‘Stranded’: Passengers raise concerns about services on Heart of Wales Line
Problems on the Heart of Wales railway line are leaving passengers stranded in rural areas with poor phone signal.
The Heart of Wales Line is a 120-mile rural railway line between Swansea and Shrewsbury and makes its way through some of the most unspoiled parts of Wales, providing a vital transport link for communities and towns.
Operated by Transport for Wales it links to major urban routes via Craven Arms, Llanelli, Swansea and Cardiff as well as elsewhere over the border in England.
Paul Lloyd is Vice President of the Heart of Wales Line Travellers Association. He told Nation.Cymru that trains are being cancelled, either at short notice or with no notice given at all.
He said: “It’s a rural line once you leave Llanelli and go northwards – there’s just a platform station with a bus shelter.
“Even when you get to Llandrindod Wells, which is one of the main stops, or Llandovery, there’s little information. You could be stuck there just waiting.”
Speaking from experience, Mr Lloyd said: “It happened to me – a Shrewsbury train coming up the line broke down before Llandrindod. I was stranded and we were just left there at 8 o’clock on a Saturday night, no more trains – goodbye.
“It was pouring down in February – it happened years ago now mind, but it’s still happening today. People are still getting stranded.”
Mr Lloyd said he was so “infuriated” with his experience that he took it upon himself to get involved with the traveller’s association to try and sort it out.
His latest meeting with Transport of Wales was over two weeks ago, he explained.
“To be fair to them they have an accumulation of issues to deal with. But they could be told by Welsh Government that they should prioritise certain lines – that needs doing.
“It’s not funny being stranded on a main line, but when you’re on a rural line like that can you imagine being left alone? There are massive issues like poor phone signal.”
The line is not being used to its best potential he added: “It could do so much for the economy and for people who commute to work, to go shopping or on holiday.”
Mike Hedges MS for Swansea East said he would like Transport for Wales to treat the Heart of Wales Line, “with the level of importance” lines in urban areas are treated.
He is being told by his constituents that trains are regularly cancelled, and can also get overcrowded when there are only two carriages.
Mr Hedges said: “They’ve got a very good timetable, but for reasons that probably they would say are out of their control, they aren’t able to keep to it.
“If you go on the Heart of Wales Line it stops at lots of small places like Craven Arms and if you end up there and the train doesn’t come you appear to be stuck.”
During busy periods, like the summer holidays, Mr Hedges said more carriages are needed because the train is overcrowded.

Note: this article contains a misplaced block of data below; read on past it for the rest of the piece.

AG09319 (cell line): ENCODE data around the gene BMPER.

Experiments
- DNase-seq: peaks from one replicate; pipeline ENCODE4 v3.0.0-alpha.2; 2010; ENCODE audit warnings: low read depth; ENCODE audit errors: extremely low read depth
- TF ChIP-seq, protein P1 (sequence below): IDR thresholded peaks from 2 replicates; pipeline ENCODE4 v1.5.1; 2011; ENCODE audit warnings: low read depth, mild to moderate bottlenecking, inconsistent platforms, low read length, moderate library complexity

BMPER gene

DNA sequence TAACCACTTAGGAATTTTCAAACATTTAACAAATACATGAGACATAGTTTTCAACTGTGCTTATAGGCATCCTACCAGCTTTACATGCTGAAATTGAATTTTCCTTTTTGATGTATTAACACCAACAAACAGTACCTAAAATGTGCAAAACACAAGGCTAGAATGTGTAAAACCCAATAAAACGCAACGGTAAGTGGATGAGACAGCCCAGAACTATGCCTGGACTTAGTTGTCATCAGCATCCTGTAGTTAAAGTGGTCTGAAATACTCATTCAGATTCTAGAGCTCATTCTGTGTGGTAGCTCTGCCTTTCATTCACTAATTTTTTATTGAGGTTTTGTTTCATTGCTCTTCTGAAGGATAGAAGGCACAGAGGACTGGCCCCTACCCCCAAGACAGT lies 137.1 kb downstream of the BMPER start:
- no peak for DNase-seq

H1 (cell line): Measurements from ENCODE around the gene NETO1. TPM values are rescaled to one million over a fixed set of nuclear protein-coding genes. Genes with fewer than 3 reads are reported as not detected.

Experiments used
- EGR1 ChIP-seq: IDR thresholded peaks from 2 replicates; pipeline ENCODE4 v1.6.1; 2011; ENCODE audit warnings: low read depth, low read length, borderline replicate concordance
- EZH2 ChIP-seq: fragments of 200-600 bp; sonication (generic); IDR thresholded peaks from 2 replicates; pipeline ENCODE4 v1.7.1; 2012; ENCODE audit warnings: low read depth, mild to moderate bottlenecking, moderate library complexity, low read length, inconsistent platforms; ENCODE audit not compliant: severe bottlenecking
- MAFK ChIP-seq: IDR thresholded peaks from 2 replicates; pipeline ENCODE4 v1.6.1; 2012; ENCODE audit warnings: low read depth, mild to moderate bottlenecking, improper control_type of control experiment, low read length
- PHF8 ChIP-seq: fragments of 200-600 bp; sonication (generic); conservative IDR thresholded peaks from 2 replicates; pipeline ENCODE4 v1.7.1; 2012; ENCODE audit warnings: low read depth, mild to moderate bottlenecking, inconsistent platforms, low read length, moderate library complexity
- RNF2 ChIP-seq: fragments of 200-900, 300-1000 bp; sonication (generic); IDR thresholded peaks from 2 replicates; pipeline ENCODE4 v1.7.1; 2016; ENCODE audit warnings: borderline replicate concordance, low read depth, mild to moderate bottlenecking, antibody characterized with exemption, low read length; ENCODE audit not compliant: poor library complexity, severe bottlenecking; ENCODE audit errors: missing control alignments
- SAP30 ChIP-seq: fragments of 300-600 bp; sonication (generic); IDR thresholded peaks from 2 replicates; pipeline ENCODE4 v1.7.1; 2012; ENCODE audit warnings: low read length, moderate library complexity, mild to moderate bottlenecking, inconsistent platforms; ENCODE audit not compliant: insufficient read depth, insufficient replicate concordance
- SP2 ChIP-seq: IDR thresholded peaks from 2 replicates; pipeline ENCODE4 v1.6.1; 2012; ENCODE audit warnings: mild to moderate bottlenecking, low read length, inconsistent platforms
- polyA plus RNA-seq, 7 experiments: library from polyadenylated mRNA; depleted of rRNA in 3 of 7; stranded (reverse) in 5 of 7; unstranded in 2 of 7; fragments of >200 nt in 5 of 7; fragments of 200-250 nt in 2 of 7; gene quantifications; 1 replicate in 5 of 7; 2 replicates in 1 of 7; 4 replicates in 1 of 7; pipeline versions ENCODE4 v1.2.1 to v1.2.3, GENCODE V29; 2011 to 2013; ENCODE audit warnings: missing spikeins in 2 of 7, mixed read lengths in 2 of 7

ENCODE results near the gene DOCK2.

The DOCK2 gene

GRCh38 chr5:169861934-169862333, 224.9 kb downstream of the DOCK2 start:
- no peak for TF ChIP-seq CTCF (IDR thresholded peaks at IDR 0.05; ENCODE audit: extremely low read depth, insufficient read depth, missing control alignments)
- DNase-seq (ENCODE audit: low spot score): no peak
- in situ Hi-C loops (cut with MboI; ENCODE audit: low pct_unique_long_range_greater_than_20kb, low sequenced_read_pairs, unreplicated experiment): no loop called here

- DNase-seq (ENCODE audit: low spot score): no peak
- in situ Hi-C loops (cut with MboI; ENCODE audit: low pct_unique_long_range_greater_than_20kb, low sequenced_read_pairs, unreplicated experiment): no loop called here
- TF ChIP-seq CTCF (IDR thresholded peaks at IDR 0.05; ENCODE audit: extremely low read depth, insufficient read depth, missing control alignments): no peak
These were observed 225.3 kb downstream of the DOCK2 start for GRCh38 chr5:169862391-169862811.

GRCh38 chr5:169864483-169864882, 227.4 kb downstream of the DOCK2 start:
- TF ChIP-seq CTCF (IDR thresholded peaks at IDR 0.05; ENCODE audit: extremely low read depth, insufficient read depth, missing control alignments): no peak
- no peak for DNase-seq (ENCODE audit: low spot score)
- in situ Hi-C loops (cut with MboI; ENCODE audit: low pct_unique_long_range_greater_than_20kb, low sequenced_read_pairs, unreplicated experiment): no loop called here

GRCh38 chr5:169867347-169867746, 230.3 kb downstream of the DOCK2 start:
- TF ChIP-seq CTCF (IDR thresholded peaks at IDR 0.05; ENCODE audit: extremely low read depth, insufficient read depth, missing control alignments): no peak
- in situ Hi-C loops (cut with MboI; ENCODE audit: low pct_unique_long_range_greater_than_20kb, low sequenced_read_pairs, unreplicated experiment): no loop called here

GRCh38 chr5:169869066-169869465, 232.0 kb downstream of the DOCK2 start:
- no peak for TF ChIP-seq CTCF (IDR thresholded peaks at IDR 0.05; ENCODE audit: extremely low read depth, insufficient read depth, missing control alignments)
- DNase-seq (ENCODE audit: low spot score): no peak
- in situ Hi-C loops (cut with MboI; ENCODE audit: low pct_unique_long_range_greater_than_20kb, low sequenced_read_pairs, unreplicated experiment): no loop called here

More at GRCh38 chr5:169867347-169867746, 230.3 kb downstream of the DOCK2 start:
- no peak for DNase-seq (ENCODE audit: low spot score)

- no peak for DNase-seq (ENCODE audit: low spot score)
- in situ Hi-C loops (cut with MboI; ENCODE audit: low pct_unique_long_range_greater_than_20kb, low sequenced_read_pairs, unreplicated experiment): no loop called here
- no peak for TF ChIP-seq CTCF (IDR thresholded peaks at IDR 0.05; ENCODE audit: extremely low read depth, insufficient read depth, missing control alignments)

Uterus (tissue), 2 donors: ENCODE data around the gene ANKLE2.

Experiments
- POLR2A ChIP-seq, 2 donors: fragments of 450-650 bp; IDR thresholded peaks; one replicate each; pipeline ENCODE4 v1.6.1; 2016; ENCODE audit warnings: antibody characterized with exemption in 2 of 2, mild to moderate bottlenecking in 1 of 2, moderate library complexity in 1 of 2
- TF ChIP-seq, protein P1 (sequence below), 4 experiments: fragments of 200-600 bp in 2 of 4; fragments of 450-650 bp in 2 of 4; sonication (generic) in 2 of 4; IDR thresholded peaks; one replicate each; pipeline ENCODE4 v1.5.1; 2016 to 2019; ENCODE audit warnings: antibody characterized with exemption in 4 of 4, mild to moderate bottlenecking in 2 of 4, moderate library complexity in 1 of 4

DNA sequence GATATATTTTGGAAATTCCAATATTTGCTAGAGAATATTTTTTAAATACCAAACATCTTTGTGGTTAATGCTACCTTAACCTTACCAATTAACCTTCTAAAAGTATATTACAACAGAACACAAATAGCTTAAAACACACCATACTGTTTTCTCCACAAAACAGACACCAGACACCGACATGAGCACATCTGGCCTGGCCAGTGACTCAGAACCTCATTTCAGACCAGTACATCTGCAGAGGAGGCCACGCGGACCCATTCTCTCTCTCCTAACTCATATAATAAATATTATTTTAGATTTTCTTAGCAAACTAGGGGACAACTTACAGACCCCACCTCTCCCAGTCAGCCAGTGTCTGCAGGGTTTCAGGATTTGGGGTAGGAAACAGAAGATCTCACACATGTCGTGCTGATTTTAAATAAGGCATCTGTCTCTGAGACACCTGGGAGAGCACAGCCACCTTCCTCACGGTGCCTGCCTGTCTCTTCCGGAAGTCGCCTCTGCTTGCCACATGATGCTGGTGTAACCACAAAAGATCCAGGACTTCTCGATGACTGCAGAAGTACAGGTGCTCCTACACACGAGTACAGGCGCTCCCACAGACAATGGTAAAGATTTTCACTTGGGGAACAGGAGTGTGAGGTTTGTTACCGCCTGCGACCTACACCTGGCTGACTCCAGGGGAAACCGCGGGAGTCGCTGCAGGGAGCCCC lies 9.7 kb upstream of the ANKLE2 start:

“But more importantly is the need for a timetable they can deliver. It’s pointless having five or six trains a day when they can only deliver three. People will lose confidence in whether the train will turn up and they could be quite a distance from anywhere.”
His advice to Transport for Wales is this: “Don’t have a timetable that’s unachievable because it will only frustrate people.”
In a statement Jan Chaudhry-Van der Velde, Chief Operations Officer at Transport for Wales, blamed, “urgent safety checks and engine repairs” on the “temporary shortage of rolling stock across the network.”
He added that they’ve had to, “redistribute rolling stock to affect the minimum number of passengers possible, leading to replacement buses on some routes.”
Claiming that these are only “temporary setbacks”, Mr Chaudhry-Van der Velde said, as they were working through the repair programme over the next two weeks, “the rolling stock shortages should ease and the timetabled service can be restored.
“We understand the frustrations of passengers using the Heart of Wales Line and would like to apologise for the reduced service levels in recent weeks.”
A Welsh Government spokesperson confirmed that the Deputy Minister for Climate Change recently met Transport for Wales, and the Heart of Wales Line Travellers Association, “to stress the importance of providing clear and timely information and a good service to passengers.
“We have invested in new trains and new services where infrastructure allows. In December 2022, Heart of Wales Line services increased to seven a day – five of which run the full length of the line – as part of our £800m investment in trains for Wales.
“We continue to call on the UK Government for more rail investment and for rail infrastructure spending to be devolved to us, with a fair funding settlement.”
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